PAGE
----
Restaurant review: The Bank Tavern

“Served simply on a thick wooden board, with flat-leaf parsley and a large slice of toast, a hunkin’ great bone had been sliced in half to reveal the silken marrow topped with crystals of sea salt”

They might not open for dinner on the regular, but this old-school Bristol boozer has a kitchen team worth squealing about, says LAURA ROWE

There aren’t many proper pubs left are there? I’m talking a place where you can drink with abandon without feeling the glare of the landlord, who wishes you’d stumble into the street with your packet of crisps, which you’ve painstakingly torn down the middle to share with your five friends instead of ordering from the overpriced a la carte. A place where if you want a bite to eat, you can still get something supremely delicious, but beer will always be king. And with every serving of ale (or whatever your chosen poison) you’ll get a side serving of banter, too. Where the landlord, and his merry men and women, know your name. That’s what pubs of yore were made of.

But, hush it reader, don’t tell everyone: they still exist. Let me talk you through The Bank Tavern, which markets itself as a ‘uniquely inhospitable environment’. It’s been operating in the centre of Bristol since the 1800s and is now open seven days a week but food is only served between 12 and 4pm, the rest is dedicated drinking time.

That’s not to say, though, that the food isn’t worth making a special journey for. You can grab a sandwich for £5.95 (chips will cost you an extra quid), or you can push the boat out and order a burger (cow, hen or squirrel – that’s the vegetarian option) or a main (think beef shin with mash and burnt onion purée or pressed chicken gnocchi with Dijon cream) all for well under a tenner. Sunday roasts are similarly good value – so good, in fact, that they were named as a finalist in the Bristol Good Food Awards earlier this year. Ingredients are well sourced – “we only cook animals that we have bested in unarmed combat, and all vegetables are ripped from the ground with extreme prejudice” says the menus. There are no microwave operatives here – these are proper chefs, just with perhaps the jammiest hours in the city. They bake their own bread, cure ham and even make their own sausages.

And so it was no surprise, really, that head chef Luke Spencer-Harrop managed to persuade landlord Sam to let him host the first (of hopefully many to come) evening supperclubs at the pub earlier this summer. Not wanting to alienate the drinkers, Sam assures me there will be a couple a year max, but to kick things off was an adventurous Swine Dining event.

For £40 a ticket, hungry guests got the pubs to themselves for the night, along with a glass of Prosecco on arrival, and six courses (not including a couple of amuse bouches thrown into the mix, too). I settled in for the night with a fellow offal fan – Fred the French chef (who is sous chef at a two-Michelin-starred restaurant, no less – no pressure Luke…). Between us we’ve eaten most parts of a pig and so the nose-to-tail menu didn’t faze us, in fact, we were probably a little over excited…

First up was a parsley and bone marrow salad. Served simply on a thick wooden board, with flat-leaf parsley and a large slice of toast, a hunkin’ great bone had been sliced in half to reveal the silken marrow topped with crystals of sea salt. If you want the true taste of an animal, followed by a greasy smile, bone marrow is where it’s at, deliciously savoury and spreadable, and this starter didn’t fail to deliver.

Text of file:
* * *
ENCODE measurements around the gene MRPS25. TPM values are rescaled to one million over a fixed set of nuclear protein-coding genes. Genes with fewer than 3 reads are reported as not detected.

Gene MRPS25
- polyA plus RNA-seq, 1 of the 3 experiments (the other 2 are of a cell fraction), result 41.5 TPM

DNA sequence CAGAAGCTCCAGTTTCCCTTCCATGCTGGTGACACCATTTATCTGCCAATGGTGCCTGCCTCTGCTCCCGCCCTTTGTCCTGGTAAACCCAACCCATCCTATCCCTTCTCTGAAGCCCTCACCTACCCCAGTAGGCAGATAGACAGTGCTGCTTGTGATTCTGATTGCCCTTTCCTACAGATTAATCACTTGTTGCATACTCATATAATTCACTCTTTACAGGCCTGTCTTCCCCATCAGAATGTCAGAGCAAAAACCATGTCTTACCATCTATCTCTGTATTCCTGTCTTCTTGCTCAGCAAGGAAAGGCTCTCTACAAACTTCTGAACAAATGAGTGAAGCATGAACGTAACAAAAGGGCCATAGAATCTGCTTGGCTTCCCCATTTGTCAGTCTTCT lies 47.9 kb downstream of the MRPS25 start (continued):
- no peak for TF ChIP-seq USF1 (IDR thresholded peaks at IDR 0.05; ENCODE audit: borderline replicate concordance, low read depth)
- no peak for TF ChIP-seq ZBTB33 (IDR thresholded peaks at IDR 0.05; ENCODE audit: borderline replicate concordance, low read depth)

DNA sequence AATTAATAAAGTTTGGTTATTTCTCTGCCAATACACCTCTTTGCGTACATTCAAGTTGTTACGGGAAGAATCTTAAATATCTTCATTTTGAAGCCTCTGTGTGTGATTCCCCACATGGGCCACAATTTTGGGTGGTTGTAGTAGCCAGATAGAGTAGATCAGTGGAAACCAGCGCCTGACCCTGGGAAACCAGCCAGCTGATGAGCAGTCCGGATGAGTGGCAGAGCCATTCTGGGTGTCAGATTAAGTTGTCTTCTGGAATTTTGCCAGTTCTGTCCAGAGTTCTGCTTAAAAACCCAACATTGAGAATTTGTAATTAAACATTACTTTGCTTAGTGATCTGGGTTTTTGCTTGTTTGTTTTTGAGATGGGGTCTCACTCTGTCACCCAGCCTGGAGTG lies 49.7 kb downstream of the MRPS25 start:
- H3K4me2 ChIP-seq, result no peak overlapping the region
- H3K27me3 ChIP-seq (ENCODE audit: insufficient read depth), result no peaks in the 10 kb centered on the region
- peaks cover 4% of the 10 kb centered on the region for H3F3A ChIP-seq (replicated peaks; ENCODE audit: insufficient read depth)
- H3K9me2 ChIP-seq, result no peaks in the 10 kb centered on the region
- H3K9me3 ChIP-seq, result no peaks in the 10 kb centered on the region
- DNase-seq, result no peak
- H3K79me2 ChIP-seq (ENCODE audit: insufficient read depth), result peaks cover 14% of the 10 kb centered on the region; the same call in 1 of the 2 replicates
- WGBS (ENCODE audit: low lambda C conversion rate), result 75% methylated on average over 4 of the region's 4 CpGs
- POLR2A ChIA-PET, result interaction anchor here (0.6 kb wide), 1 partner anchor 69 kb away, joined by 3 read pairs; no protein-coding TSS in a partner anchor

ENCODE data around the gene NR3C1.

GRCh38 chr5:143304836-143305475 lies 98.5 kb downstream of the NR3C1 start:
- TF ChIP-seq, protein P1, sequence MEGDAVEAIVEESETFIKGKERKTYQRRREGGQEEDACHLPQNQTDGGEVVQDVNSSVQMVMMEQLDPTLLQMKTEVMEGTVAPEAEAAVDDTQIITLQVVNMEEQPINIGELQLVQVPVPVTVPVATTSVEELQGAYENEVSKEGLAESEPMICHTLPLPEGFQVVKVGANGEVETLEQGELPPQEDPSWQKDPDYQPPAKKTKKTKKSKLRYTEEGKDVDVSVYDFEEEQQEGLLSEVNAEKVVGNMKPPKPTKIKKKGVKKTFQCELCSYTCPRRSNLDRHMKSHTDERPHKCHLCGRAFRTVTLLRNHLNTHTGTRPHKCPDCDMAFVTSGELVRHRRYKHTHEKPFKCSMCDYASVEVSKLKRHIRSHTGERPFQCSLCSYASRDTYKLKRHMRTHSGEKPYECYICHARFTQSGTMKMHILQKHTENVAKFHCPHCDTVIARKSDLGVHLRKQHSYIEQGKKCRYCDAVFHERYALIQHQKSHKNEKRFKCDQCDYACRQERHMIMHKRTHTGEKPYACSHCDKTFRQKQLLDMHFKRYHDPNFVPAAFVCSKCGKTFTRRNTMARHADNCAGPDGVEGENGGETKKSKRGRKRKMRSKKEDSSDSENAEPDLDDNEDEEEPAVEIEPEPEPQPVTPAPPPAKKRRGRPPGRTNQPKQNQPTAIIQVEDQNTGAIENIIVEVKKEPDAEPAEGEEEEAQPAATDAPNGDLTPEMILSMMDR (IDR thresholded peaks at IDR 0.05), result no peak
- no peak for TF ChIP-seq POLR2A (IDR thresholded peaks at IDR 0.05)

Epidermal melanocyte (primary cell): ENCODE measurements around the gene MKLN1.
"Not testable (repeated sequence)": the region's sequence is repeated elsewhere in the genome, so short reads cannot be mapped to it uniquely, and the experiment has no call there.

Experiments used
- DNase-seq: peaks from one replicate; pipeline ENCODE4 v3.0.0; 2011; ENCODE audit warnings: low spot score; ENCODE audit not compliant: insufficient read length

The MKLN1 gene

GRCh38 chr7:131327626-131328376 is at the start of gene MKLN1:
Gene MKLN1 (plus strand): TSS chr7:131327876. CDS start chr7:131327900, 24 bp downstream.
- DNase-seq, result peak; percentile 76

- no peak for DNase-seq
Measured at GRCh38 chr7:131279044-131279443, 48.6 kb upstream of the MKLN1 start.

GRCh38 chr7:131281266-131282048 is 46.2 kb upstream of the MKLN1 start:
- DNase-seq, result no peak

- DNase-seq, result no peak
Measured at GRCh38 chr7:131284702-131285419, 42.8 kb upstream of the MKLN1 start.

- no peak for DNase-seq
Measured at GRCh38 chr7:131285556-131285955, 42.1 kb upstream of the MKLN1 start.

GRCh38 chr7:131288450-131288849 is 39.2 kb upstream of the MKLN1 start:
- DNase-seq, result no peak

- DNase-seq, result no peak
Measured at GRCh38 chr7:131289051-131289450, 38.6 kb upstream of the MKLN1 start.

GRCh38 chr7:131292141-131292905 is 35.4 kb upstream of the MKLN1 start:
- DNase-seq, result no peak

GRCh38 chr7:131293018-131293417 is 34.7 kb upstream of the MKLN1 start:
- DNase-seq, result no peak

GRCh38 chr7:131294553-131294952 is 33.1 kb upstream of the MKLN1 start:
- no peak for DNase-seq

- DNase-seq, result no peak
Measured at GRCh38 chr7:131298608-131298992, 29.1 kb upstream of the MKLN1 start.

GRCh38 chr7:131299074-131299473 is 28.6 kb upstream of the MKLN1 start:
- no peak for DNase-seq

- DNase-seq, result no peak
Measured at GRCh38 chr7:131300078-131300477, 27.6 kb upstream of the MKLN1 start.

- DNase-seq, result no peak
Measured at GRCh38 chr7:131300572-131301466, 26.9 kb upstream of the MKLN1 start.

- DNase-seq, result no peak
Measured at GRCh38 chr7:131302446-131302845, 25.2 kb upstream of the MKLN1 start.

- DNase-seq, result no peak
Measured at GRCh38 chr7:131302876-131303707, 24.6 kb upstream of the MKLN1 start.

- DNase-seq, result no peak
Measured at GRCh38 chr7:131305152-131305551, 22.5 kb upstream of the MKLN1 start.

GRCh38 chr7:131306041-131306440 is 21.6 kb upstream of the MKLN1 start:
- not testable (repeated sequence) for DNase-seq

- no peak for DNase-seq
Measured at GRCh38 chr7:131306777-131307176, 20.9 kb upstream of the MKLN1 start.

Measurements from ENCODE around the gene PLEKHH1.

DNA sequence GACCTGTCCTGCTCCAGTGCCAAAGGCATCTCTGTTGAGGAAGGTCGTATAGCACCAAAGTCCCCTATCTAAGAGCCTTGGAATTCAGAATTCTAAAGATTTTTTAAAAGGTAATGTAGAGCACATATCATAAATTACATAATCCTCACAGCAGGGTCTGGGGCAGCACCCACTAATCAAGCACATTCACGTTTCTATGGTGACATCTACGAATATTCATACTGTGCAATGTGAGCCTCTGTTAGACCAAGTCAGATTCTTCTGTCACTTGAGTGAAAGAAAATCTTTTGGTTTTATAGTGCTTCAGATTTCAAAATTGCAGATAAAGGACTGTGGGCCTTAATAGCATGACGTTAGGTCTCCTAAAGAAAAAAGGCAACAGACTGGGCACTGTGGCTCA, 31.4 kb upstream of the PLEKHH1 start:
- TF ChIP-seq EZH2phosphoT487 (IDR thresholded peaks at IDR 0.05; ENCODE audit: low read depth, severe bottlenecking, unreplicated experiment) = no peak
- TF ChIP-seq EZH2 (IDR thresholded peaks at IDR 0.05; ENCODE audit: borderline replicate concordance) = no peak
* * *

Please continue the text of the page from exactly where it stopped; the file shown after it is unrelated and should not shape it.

A quick interjection of a celeriac velouté and truffle oil shot was followed by a terrine – this time layers of coarse pork and pistachios, sandwiching a creamy brain. Luckily it wasn’t Fred or I’s first time – I’d tried pigs’ brains fried with bacon in Lithuania a few years before, and Frenchy Fred had been fed them as a child ­– but the difference in texture served cold was quite remarkable. Almost the consistency of room-temperature lard, it was far more delicate than more popular liver or kidneys, similar to sweetbreads (offal king Fergus Henderson likens it to a “rich cloud”), while segments of orange sliced through any richness.

With another four courses to go, a second amuse bouche was hardly necessary but that didn’t stop Fred and I swallowing our puff pastry bite, filled with a smooth baba ghanoush, whole.

Fall-part pig cheeks followed, which had been panéd. They were served with a salted liver, which had intensified in flavour, a soft and well-spiced hodgepodge (homemade black pudding), wet mash and seasonal veg. My favourite course of the night.

So far, so easy to stomach, as it were. But then came the spleen, rolled, to be precise, with bacon. That’s a whole lot of offal right there, and when braised, it’s a touch tough and bloody – think overcooked liver. I could manage about a third, while Fred powered through the whole lot. Not awful but not my favourite kind of offal. The accompanying broth was delightfully light though, fragrant with fresh herbs and braised fennel and harboured some delicate Chinese-style dumplings filled with minced pork – an inspired balance to the heavy organ.

No bacon brownies or porky puds graced the dessert round – instead a lip-smacking, palate-cleansing lemon tart brûlée – while stomachs were settled with a round of Bristol Tea Company teas, coffee and petit fours.

So, my gut feeling (come on, you knew there’d be at least one…) on The Bank Tavern? My kind of boozer. A great team. Good banter. Cracking ales (and wine) and a creative kitchen team that’s quietly overachieving behind the scenes. Cheers to that, from this well-fed porker. Check out the website for future supperclubs, coming soon.

The next Bank Tavern supperclub will take place on 1 December with a ‘surf and turf’ themed menu. For more details check out the website.


THE BANK TAVERN, 8 John Street, Bristol BS1 2HR; 0117 930 4691;